It may seem like an obvious statement to say that “elite sprinters run differently than the rest of us”, but in reality, many just assume that most poeple run the same, and the fastest people just have faster leg speed, longer strides, more force into the ground, etc. All of this may be true, and in fact studies have shown that elite sprinters, despite running 80% faster than average runners, only apply about 30% more force into the ground, and have only a slightly longer stride length and slightly quicker frequency. This can influence many to think the previous statement, that running faster is simply a faster version of slower running. However, one study, that has now been replicated a few times and is getting similar results, has shown that when broken down in terms of form, elite runners actually do run differently than the rest of us. This short video from Coach Jim Kielbaso of the IYCA can teach us 3 valuable lessons.
The first, and likely most valuable, lesson to be learned from this example is that it is ok to be different. And we do not mean being born different and just learning to be ok with that, but rather working hard to become different, and therefore great. By very definition, being great has to be different than the rest of the population, or everyone would already have achieved it. Most people toay are ok being on the same level as everyone else, and may even be afraid to try something for fear of being perceived as different than the rest of their family, friends, team, etc. However, as coaches we should be teaching athletes, especially from a young age, that it is ok, and in fact admirable, to be different than everyone else.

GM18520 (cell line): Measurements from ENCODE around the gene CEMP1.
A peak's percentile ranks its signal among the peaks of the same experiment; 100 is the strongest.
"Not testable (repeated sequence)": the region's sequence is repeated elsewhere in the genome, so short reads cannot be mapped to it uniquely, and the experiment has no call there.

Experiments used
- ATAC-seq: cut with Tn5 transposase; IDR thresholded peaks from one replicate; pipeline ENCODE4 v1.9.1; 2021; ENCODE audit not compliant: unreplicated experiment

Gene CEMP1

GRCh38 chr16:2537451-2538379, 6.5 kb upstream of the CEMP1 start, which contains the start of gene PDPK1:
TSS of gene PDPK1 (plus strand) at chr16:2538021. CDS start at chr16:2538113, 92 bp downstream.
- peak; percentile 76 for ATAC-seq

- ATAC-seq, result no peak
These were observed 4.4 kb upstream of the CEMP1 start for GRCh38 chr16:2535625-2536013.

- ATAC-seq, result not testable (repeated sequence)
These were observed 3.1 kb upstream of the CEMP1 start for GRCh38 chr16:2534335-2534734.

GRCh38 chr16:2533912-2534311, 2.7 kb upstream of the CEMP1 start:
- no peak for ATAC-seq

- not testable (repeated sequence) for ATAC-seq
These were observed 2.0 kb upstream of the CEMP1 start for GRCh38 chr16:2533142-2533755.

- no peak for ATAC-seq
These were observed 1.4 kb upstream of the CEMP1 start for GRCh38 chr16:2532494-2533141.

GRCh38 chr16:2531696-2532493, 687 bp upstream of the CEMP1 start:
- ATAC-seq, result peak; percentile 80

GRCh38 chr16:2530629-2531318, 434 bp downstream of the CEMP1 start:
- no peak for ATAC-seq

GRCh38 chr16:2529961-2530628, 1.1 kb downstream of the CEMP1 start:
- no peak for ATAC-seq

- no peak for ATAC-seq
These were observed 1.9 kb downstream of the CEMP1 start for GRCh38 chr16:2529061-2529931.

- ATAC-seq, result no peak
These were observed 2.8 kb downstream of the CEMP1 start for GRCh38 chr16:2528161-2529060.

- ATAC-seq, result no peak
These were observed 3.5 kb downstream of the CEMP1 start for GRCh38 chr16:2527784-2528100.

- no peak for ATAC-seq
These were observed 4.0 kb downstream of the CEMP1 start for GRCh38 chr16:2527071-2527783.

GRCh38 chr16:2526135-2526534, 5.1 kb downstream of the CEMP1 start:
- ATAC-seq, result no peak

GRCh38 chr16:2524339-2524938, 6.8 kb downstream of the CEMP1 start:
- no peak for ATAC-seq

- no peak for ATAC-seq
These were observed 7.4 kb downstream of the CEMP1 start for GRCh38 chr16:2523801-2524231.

Another point to be made is how being different is not only beneficial, but the how a small difference in effort can have a massive impact. In the research study that Coach Kilebaso describes, a 30% (or less) difference in force production was enough to make a sprinter run 80% faster than everyone else. In an age where everyone (especially youth) wants more bang for as little buck as possible, this should be a relatively easy selling point. It is also easy to teach children this concept in that they do not have to work that much harder, or be that different, to see results (at least at first).
Finally, a very important lesson – and perhaps the one that is the most difficult to swallow – is the importance of genetics in speed and athleticism. The same elite sprinters that “run differently” have the “unteachable speed” that many crave and talk about all the time, and spend their lives trying to emulate. Genetics play a huge roll in athleticism; and while any athlete can gain strength, speed, agility, etc., a genetic ceiling does exist, and there will always be those that have an advantage from birth, based on their DNA alone. The easiest way to see that this is true is to look at the parents, grandparents, and great grandparents of great athletes, whether at the college level, professional level, or even Olympic. You will likely find that at least one, probably two or three, members of each of these geneologies have played sports at the higher level. This is not to discourage the rest of us, but to keep us grounded and realistic – there are some things we cannot achieve, and so why strive for them? But rather, focus our energy on real goals and becoming great in ways and areas that are reasonable for who we are.
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